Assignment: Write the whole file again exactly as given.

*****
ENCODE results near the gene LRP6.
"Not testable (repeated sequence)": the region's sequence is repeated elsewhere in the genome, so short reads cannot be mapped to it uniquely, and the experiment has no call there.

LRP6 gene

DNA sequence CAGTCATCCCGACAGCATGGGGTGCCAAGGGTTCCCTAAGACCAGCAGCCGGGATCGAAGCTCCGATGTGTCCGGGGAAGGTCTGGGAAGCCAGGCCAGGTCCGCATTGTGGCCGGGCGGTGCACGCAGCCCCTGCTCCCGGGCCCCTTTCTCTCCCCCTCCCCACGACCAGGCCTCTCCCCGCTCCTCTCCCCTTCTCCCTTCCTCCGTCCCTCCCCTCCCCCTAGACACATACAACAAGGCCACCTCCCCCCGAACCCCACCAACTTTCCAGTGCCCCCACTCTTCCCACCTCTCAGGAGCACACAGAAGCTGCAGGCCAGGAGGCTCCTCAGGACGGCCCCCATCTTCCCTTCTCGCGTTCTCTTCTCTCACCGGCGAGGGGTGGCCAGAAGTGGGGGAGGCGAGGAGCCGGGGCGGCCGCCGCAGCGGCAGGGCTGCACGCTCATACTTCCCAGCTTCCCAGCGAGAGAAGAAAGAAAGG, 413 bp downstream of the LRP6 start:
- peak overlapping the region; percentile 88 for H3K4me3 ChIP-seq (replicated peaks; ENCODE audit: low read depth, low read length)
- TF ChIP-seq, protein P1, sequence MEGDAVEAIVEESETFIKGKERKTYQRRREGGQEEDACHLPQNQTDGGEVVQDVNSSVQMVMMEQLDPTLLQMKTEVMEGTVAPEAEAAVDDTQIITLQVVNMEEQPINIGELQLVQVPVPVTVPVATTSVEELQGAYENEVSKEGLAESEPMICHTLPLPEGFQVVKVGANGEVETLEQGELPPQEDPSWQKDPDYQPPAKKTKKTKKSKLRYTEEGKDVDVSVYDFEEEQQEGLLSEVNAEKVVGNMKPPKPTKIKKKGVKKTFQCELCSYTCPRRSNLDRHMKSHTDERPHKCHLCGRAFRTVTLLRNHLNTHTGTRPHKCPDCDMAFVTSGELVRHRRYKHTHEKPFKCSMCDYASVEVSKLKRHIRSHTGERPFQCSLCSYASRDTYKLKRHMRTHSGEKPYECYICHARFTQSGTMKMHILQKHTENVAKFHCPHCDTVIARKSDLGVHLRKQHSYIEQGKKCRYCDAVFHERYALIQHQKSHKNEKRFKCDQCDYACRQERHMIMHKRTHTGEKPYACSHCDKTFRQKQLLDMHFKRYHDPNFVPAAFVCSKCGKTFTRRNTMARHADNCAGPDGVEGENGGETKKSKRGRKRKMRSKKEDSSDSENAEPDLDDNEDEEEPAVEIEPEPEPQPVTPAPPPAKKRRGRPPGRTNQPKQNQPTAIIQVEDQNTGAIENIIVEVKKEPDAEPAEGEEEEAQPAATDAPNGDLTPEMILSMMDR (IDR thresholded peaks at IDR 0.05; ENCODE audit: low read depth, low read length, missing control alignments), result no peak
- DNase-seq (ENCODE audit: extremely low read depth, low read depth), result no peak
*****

ENCODE results near the gene LRP6.
"Not testable (repeated sequence)": the region's sequence is repeated elsewhere in the genome, so short reads cannot be mapped to it uniquely, and the experiment has no call there.

LRP6 gene

DNA sequence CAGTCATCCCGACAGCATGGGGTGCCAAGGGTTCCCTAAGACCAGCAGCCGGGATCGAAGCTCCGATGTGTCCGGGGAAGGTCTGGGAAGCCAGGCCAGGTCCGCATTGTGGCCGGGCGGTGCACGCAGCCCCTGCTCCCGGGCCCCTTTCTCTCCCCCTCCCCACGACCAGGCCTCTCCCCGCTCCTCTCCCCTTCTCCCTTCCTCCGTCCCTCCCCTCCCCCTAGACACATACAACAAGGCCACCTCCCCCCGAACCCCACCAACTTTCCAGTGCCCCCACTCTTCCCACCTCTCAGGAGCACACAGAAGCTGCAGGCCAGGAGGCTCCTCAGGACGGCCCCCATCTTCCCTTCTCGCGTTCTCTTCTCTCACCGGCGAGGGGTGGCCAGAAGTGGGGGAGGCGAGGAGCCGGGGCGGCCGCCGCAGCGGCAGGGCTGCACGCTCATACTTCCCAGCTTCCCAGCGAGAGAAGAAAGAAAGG, 413 bp downstream of the LRP6 start:
- peak overlapping the region; percentile 88 for H3K4me3 ChIP-seq (replicated peaks; ENCODE audit: low read depth, low read length)
- TF ChIP-seq, protein P1, sequence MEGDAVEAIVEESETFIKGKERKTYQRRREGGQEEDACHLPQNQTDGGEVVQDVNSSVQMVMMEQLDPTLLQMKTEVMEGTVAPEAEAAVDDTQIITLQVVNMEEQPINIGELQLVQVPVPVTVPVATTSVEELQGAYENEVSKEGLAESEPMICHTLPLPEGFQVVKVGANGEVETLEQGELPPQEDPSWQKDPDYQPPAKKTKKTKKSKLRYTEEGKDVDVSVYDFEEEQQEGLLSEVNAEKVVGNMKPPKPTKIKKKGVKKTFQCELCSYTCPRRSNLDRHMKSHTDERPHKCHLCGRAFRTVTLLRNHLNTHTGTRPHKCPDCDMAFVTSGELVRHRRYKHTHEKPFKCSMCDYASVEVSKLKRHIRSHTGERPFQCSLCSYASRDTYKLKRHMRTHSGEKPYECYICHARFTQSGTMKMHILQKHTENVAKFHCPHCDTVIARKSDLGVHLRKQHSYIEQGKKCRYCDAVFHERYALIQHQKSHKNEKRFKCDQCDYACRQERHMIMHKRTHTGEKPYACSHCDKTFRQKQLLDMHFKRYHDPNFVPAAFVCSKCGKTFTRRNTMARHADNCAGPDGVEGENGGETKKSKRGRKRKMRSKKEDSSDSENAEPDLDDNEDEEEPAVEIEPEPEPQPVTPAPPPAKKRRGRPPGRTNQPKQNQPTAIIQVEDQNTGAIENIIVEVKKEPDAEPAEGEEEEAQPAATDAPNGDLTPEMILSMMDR (IDR thresholded peaks at IDR 0.05; ENCODE audit: low read depth, low read length, missing control alignments), result no peak
- DNase-seq (ENCODE audit: extremely low read depth, low read depth), result no peak